Mother’s Day Without the Mother

Mother’s Day is a bittersweet holiday for me. My daughters pay homage to me on the second Sunday of May and I appreciate their efforts immensely, but because I do not have a mother myself for whom I have done or can do those things, I greet their good wishes with equal parts affection and contempt. I’ve dreaded Mother’s Day since I was 11 years old and my own mother died. The phrase Happy Mother’s Day was eliminated from my personal lexicon. The words became nothing more than an annual reminder that my invitation to that particular party had been revoked.

Certainly other women came into my life over the years, many of whom had great influence over me, but no matter how much I tried, I couldn’t find a proper replacement for my own mother. I couldn’t find that one who would love me as I love my own children — unconditionally and with every cell of my being. Other women cared about me, but they had their own children, their own priorities, and their affections were limited. Their histories and experiences were with their own children. I shared no rites of passage with them. No battles over makeup, skirt length or dating. No advice about pre-marital sex, husband material or career paths. No ongoing sagas about my life and the mistakes I may have been making or the things I was doing right.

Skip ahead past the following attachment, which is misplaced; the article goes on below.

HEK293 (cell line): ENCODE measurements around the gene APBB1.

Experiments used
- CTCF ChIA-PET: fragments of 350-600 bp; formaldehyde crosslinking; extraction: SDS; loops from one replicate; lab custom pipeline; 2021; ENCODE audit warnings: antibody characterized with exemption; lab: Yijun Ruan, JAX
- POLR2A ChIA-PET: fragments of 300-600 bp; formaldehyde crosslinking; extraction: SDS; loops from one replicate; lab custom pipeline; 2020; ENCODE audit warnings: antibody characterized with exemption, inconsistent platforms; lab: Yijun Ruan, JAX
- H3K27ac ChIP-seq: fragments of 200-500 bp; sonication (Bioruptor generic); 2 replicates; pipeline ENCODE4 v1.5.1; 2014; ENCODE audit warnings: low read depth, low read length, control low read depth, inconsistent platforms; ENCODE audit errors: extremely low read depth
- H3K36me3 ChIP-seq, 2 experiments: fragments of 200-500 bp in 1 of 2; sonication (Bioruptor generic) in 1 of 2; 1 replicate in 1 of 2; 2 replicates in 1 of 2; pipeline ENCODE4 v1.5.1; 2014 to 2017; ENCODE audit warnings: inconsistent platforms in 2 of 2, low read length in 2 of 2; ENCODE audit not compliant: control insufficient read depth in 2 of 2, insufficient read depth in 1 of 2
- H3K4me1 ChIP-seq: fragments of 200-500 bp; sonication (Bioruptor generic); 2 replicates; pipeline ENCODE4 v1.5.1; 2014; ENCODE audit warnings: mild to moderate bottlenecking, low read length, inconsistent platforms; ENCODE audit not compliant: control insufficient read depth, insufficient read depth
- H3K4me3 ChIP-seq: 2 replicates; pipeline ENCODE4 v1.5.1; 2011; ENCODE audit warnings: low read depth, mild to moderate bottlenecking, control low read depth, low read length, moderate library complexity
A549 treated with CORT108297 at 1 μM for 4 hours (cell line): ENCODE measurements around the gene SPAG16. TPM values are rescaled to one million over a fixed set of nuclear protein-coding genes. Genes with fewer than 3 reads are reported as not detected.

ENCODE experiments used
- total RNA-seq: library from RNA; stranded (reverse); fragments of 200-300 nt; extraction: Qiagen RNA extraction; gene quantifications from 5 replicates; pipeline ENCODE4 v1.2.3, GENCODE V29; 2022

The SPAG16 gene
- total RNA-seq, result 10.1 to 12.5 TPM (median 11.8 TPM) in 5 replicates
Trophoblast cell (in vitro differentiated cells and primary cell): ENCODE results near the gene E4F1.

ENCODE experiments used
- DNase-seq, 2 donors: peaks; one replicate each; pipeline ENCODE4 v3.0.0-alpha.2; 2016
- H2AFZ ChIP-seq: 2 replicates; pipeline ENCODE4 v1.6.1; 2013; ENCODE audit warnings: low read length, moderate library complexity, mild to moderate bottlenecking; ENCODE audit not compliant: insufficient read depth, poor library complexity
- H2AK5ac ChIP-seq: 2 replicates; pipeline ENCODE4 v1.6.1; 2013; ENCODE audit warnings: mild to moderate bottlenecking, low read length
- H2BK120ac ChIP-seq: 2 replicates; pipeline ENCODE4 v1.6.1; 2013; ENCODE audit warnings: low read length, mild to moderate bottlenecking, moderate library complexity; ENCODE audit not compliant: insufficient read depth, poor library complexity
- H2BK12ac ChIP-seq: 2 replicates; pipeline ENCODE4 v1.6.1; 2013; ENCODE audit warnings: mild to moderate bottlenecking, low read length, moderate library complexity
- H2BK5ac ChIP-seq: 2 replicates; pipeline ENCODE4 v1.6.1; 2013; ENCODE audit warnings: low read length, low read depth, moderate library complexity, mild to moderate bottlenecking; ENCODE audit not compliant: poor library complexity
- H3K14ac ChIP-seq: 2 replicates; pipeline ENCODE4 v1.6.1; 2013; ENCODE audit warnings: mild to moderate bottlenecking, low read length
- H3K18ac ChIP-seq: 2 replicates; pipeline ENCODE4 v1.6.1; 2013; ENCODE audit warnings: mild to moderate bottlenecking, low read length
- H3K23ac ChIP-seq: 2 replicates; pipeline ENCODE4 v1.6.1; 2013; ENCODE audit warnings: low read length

Still, as difficult as the holiday is for me I encourage my children to honor it because I believe it’s good for them to take a few moments to acknowledge how important a mother is in their lives.

I know my daughters appreciate that I have been here to tuck them in bed at night and greet them the following morning, to prod them into eating well, doing their homework and cleaning their rooms, and to make sure they always do their best. Each is grateful that when she feels scared or hurt or betrayed or believes her world is falling apart, I prove that someone loves her completely and without limit or reservation.

And I am grateful beyond measure to be here with them.

But behind my Mother’s Day smile my heart aches because after all these years, even though I am a grown woman with children of my own, and even though I know how to look after myself, I still long for someone to do all those things for me.

A mother’s death leaves a hole in one’s heart that neither joy nor happy memories nor love from a new family can mend completely. Most days, I live fairly easily with the loss, but on certain occasions — her birthday, my birthday, Mother’s Day — the hole in my heart feels as wide and deep as the Grand Canyon.



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Mother’s Day Without the Mother
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Everlasting Love
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